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CEO faces greater task; Job: Aegon USA Chairman Donald J. Shepard will oversee the combined operations resulting from the Transamerica purchase.


Donald J. Shepard's job just grew.

Aegon NV's $10.8 billion purchase of Transamerica Corp. will give the chairman and chief executive officer of Aegon USA substantial responsibility over what will be the nation's third-largest life insurer.

The deal calls for Transamerica Chairman Frank C. Herringer to take a seat on Aegon's board and oversee consumer finance, leasing and real estate for the group. Shepard, 52, will oversee the combined insurance operations in the United States and the rest of the Americas, comprising about 13,500 of the new company's 20,000 employees. Aegon USA employs about 10,500.

"It doesn't change much," said Shepard, who has spent his entire career in the insurance business. "It just gets bigger."

An Iowa native who holds a master's in business administration from the University of Chicago, Shepard is active in Baltimore charitable and business circles. He serves on the boards of Mercantile Bankshares Corp., the Baltimore Symphony Orchestra and the Walters Art Gallery; and is a trustee of the Johns Hopkins Health System Corp., Johns Hopkins Hospital and the Johns Hopkins University.

"He is one of the heavyweights on those Hopkins boards," said Edward K. Dunn, a member of Aegon USA's board who serves on other boards with Shepard. "He is one of those people you know is going to understand the issues quickly, and you know he's going to get the job done."

The headquarters of the combined U.S. operation will be in San Francisco. Shepard, who hunts and goes fly-fishing to relax, will stay in the Baltimore region, close to his two children and two grandchildren.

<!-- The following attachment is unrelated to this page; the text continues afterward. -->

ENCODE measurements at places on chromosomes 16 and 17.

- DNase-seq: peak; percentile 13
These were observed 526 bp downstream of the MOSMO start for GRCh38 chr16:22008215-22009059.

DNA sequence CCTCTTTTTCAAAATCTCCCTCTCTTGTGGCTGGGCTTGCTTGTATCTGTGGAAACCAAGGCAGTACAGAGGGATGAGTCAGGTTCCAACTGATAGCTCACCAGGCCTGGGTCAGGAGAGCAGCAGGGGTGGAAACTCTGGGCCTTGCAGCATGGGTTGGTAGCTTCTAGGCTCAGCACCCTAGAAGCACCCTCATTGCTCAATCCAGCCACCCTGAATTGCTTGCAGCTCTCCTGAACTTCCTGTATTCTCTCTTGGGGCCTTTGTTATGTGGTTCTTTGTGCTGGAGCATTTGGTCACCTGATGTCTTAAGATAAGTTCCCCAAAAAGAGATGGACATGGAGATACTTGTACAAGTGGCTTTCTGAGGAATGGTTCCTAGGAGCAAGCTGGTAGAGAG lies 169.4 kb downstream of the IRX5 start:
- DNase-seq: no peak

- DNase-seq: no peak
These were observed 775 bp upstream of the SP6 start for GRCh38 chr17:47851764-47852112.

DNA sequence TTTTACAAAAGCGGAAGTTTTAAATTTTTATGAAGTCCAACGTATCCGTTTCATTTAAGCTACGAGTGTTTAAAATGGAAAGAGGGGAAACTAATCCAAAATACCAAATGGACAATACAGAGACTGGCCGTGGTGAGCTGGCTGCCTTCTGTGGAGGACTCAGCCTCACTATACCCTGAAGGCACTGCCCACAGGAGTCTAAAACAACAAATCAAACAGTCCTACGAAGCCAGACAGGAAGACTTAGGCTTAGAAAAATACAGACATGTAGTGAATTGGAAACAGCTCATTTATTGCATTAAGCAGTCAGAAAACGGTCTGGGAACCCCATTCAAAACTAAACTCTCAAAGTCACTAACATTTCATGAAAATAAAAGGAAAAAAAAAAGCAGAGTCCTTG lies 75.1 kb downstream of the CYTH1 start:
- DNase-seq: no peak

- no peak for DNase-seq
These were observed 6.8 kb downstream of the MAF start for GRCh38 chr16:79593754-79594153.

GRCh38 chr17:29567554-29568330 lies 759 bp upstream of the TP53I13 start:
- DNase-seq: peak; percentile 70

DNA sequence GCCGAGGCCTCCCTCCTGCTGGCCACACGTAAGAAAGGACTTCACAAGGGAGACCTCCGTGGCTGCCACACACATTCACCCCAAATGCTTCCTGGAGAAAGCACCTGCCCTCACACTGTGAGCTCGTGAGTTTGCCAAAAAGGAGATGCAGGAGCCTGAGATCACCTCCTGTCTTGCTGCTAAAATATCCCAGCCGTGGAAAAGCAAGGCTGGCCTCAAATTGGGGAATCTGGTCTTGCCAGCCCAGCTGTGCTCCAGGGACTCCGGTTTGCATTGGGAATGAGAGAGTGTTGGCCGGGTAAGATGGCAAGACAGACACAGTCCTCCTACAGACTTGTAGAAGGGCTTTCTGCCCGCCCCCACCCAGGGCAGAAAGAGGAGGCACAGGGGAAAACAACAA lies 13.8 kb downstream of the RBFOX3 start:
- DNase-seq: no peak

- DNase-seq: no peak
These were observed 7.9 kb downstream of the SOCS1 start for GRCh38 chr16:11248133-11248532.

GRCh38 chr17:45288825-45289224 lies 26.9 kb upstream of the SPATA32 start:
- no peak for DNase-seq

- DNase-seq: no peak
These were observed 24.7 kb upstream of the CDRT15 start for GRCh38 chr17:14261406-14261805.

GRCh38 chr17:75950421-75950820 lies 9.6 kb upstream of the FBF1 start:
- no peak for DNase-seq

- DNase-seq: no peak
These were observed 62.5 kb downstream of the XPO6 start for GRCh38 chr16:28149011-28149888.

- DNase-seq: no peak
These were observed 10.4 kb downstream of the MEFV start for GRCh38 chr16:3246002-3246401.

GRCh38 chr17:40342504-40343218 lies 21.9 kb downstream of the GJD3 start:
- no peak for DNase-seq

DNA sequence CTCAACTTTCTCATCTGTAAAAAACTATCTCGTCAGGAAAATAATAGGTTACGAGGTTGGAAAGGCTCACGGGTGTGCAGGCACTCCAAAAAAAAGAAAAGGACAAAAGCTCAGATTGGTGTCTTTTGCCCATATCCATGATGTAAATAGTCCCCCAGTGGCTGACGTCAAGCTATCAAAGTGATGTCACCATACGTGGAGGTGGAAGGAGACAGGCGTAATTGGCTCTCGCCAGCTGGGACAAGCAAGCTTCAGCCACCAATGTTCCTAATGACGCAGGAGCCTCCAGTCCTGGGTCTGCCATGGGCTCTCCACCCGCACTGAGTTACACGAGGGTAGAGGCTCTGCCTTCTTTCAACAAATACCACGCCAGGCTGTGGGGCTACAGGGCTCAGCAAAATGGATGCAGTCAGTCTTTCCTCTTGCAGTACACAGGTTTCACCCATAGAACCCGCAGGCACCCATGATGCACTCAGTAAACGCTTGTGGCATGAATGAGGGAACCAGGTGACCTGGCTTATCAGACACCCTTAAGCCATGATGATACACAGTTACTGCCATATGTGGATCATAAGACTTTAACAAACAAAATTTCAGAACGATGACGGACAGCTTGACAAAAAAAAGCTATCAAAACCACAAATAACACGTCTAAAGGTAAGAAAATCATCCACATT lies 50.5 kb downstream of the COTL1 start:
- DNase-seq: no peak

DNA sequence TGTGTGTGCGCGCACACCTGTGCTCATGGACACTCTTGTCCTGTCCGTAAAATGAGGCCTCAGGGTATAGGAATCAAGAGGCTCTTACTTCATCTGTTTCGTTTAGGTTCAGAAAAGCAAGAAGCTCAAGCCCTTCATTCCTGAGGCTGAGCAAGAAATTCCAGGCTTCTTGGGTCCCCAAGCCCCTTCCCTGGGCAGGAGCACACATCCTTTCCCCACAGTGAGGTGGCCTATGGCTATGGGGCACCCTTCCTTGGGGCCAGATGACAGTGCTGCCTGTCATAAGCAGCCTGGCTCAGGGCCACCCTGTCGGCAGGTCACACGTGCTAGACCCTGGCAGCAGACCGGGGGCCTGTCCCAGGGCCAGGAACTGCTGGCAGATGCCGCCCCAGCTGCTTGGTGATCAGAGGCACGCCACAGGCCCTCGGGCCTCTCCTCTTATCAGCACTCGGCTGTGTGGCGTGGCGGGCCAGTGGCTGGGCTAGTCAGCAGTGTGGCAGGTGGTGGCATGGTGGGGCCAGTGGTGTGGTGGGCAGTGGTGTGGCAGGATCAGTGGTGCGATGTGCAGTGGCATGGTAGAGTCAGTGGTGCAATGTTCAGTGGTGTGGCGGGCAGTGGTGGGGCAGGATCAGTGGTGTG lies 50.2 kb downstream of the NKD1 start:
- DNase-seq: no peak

What turned out to be a huge international deal was sparked when Shepard called Herringer, which didn't surprise Dunn. "He has a strategy in mind, he knows where the goal line is, and he keeps working to get there," Dunn said.

James T. Brady, former state secretary of economic development under Gov. Parris N. Glendening, saw Shepard's resolve almost two years ago when the state was trying to keep 360 Aegon jobs that could have been moved to Louisville, Ky.

"I found Don to be a very easy person to deal with," Brady said. "He's very direct. He doesn't play the smoke-and-mirror games. And he's very flexible in coming up with the solutions to issues that need to be overcome."

The 360 jobs, which became an issue when Aegon NV acquired Louisville-based life insurer Providian Corp., stayed in Maryland. Brady said Shepard, a supporter of Republican Ellen R. Sauerbrey in last year's gubernatorial election, could easily have decided to move the headquarters to Kentucky. "His commitment to Maryland came through clearly," Brady said.

Shepard began working for Life Investors Inc., an insurance holding company, in 1970. He served in various management positions, becoming executive vice president and chief operating officer in 1985. Shepard held that job until 1989, when Aegon consolidated its other U.S. operations with Life Investors to form Aegon USA.

After that deal, he was named president and chief executive of Aegon USA.

Shepard strikes a modest tone about his career. "It was clear I wasn't going to be a mechanic, a computer operator, a physician or a journalist," he said. "I had to take what was left."

Sun staff writer Bill Atkinson contributed to this article.

Pub Date: 2/19/99

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